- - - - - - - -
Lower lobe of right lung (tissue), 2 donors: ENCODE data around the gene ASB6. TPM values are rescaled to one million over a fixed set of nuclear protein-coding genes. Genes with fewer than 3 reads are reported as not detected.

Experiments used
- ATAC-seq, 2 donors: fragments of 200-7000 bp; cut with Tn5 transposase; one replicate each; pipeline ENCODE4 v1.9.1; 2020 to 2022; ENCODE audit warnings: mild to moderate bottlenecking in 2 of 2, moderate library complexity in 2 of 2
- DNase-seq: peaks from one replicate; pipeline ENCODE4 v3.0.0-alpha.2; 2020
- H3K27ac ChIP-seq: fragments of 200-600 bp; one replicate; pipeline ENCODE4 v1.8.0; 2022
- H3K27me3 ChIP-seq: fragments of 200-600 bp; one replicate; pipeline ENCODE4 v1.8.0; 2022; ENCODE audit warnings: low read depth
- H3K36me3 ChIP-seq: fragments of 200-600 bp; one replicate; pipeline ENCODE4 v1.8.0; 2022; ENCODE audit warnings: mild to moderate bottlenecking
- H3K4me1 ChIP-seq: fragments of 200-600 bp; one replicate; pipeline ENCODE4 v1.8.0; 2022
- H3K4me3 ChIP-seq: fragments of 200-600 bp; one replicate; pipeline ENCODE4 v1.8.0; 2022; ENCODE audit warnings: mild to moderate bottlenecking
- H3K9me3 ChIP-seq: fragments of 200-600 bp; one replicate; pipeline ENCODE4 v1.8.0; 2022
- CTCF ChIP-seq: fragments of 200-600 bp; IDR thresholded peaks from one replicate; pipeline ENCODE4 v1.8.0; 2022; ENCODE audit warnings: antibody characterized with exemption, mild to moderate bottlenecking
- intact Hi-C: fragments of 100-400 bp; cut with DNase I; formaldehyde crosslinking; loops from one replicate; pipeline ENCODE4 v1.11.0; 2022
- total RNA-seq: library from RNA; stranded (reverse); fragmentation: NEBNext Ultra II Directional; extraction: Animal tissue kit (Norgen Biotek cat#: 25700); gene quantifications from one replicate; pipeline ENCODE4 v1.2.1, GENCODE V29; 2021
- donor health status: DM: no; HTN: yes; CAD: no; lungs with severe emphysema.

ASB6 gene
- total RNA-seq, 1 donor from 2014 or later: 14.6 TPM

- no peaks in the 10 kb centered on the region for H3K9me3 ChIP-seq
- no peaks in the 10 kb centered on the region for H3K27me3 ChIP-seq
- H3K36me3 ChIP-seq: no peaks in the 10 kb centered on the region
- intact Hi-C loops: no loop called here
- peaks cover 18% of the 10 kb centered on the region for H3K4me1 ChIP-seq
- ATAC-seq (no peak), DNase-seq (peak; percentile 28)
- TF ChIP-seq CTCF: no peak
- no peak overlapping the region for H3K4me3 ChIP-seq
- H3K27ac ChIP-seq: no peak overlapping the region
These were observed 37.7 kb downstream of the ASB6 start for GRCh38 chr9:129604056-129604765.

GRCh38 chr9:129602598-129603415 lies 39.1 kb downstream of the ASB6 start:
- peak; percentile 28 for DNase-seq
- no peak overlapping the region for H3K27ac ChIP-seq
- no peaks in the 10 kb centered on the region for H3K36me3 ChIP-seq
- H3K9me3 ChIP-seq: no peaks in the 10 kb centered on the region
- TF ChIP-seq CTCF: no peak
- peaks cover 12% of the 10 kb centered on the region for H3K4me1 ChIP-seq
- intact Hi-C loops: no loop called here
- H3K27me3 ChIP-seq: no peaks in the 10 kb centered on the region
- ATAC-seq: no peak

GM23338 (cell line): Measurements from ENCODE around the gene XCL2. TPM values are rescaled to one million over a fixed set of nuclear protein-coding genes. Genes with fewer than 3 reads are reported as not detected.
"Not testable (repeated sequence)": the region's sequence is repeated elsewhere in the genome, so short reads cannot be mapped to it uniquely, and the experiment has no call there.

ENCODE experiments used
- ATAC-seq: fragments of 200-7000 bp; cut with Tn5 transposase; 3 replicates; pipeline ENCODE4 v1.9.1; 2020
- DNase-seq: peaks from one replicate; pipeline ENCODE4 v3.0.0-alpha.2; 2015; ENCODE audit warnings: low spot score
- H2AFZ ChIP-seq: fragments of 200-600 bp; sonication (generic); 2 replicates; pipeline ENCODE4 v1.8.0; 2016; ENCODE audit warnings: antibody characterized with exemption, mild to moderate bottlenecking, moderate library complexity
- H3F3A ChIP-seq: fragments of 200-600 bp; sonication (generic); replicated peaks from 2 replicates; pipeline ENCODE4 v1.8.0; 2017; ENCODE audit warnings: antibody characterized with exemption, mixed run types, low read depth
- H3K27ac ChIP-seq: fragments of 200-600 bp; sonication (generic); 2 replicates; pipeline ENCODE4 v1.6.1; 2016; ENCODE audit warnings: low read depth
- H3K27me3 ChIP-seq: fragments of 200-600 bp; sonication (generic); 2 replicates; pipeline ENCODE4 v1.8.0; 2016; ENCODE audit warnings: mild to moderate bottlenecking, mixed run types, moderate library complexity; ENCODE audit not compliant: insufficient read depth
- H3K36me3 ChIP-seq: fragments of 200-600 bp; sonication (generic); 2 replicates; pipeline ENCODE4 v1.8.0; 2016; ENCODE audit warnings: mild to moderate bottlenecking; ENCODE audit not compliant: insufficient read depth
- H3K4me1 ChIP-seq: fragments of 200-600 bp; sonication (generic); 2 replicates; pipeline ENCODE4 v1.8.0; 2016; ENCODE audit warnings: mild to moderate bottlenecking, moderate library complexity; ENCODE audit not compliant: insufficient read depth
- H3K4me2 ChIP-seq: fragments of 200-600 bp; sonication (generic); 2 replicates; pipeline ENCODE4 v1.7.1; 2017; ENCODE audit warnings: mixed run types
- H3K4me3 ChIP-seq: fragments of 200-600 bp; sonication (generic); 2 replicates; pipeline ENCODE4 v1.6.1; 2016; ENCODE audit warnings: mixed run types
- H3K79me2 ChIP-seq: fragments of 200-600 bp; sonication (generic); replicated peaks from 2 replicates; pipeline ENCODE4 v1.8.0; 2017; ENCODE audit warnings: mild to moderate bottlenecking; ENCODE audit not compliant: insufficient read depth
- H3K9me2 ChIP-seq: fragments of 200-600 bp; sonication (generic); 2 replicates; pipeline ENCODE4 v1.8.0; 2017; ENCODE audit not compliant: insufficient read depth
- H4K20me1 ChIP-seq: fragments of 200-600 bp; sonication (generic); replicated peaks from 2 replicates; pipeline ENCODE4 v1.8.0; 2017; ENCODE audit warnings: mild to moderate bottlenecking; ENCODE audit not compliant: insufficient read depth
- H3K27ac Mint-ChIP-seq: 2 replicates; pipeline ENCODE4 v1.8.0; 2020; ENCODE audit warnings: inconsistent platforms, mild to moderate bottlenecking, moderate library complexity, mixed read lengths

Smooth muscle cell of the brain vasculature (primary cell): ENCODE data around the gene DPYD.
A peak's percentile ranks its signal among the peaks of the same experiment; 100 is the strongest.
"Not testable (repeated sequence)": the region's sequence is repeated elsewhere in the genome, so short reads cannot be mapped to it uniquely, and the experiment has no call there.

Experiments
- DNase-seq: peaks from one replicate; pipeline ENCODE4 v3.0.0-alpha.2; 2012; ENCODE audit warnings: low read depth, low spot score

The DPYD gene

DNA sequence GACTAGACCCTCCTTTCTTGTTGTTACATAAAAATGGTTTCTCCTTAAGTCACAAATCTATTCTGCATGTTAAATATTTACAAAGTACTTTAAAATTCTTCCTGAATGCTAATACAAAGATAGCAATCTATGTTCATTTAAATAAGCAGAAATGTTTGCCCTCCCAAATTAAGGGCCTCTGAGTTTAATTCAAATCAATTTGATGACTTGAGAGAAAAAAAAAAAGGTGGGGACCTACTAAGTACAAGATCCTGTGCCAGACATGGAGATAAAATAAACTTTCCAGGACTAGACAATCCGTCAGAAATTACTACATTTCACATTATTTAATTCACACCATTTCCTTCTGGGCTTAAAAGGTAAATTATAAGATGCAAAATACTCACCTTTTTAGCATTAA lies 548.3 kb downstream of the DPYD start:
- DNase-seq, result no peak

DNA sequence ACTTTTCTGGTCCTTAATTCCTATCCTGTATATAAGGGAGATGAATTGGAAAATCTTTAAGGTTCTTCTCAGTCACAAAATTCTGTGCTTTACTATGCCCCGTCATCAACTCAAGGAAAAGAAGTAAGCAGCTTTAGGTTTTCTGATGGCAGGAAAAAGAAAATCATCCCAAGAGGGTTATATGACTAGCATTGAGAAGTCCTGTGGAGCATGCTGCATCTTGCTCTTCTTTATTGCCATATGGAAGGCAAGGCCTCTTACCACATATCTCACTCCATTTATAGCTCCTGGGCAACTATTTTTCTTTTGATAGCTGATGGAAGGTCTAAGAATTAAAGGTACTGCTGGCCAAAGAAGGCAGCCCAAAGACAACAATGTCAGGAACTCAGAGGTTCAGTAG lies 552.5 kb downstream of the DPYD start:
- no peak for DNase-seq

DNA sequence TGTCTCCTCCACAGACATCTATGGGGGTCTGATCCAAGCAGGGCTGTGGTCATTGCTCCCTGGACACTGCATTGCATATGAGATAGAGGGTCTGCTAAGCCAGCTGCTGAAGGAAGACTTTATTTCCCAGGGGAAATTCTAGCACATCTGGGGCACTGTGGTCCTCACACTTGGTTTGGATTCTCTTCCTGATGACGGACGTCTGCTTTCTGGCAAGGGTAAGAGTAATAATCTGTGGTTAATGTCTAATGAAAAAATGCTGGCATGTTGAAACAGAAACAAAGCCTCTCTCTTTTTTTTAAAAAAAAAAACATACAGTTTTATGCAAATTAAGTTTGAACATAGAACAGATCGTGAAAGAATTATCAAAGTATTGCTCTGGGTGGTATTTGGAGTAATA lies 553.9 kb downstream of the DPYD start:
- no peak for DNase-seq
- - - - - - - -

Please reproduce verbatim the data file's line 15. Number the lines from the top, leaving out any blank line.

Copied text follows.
ASB6 gene